Weekly digest of images posted to Hull Photos and my comments from Facebook
16 March 2017
Parts of the Old Town first got electrical lights in 1880, but the private company failed to supply power consistently and the lights went off in 1884. In 1890 the corporation got the power to make power itself and built this Corporation Electric Lighting Station in 1892 in Dagger Lane. But, according to the Victoria County History, the service grew from the original 33 customers to 960 by 1898 and a new and larger generating station was opened in Sculcoates Lane.
The door states that it is a Boiler Store for B Danby & Co Ltd, a plumbing, heating and electrical merchants in the North of England, was founded in 1891 by West Riding businessman Benjamin Danby and still in business, but the building appeared to be empty and derelict, and I think was demolished a few years later.
28r51: Corporation Electric Lighting Station 1892, Dagger Lane, 1981 – Old Town
17 March 2017
The former warehouses beside Railway Dock were listed Grade II in 1970. The listed eastern wing was demolished in 1972 and later the remaining parts converted into offices, commercial premises and flats. Unfortunately the 1845/6 No 7 warehouse, architect J B Hartley, lower than these with five storeys but with nineteen bays, on the north side of Humber dock was demolished in 1971, a tragic loss to the cityscape, now scarred by a near-motorway.
Railway Dock warehouses were next to Hull’s first railway station, Manor House Street or Kingston Street station (on the opposite side of Kingston St, opened as the terminus of the Hull and Selby Railway in 1840, and remaining in use as a goods station after passenger traffic moved to Hull Paragon in 1848.) The station was demolished in 1959 but Wikipedia states some sidings there were in use until 1984 and the lines are shown on the map I was using when taking these pictures.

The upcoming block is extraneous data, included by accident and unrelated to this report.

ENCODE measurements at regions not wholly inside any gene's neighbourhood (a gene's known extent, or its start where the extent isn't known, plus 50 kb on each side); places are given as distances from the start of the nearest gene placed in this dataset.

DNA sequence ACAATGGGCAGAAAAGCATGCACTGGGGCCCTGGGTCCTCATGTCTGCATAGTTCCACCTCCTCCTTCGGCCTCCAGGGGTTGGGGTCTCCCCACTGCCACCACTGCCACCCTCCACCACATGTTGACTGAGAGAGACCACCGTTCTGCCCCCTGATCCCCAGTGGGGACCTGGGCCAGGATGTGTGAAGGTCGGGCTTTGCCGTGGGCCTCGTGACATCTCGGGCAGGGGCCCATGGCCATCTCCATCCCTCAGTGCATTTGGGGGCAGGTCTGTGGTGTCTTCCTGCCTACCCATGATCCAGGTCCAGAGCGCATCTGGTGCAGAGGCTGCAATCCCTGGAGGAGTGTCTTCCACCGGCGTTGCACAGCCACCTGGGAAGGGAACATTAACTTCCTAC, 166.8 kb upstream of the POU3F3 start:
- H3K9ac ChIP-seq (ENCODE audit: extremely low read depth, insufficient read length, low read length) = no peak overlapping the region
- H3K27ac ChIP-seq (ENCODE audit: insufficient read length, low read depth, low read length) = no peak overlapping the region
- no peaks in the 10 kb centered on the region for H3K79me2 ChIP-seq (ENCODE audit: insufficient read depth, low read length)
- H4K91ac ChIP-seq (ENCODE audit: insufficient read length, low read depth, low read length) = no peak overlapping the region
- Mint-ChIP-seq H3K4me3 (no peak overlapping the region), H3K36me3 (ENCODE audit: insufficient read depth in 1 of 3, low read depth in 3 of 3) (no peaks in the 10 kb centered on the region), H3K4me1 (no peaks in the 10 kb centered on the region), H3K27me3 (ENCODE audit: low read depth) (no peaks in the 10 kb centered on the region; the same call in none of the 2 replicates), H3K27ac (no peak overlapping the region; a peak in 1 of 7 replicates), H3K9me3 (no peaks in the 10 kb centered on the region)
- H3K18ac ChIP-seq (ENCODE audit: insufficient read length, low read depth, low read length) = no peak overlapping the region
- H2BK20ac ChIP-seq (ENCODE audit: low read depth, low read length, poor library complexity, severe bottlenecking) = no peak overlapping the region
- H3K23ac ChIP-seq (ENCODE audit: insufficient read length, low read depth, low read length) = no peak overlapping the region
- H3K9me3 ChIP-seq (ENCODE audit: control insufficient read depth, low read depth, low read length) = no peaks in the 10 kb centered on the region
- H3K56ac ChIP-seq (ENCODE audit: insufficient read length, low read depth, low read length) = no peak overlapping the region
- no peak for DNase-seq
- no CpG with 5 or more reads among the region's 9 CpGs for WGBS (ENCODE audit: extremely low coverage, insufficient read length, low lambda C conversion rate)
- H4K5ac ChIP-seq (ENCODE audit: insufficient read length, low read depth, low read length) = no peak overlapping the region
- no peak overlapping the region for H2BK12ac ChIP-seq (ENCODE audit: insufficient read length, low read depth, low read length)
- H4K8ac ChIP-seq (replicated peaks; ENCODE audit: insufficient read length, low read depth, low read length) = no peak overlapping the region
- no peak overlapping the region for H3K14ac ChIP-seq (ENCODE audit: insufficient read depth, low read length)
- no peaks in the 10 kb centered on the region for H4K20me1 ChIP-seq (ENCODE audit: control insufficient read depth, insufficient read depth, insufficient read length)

In the foreground is one of several wagon turntables on the dockside. These were just large enough to take both sets of wheels on a wagon coming from the warehouse which would then be turned through 90 degrees onto a railway line running along the dockside. The wagons would be hauled and turned either by horses or gangs of men, or in some places were moved by chains running around a capstan attached to an shunting engine.
28r64: Former Railway Dock warehouse, Railway St, 1981 – Old Town
18 March 2017
J.B. Mirrlees became a partner in a Glasgow engineering firm making cane sugar processing machinery in 1848. Mirrlees, Watson & Yaryan Company Limited were excited by the engine patented by Dr Rudolf Diesel and visited him in Germany in 1897, taking out an exclusive licence for manufacture and sale of diesel engines in Great Britain. Their first engine, only the third diesel engine in the world and now in the Science Museum was completed in 1897. Unable to sustain the heavy development costs of these engines, they sold the exclusive licence in exchange for a non-exclusive licence in 1899.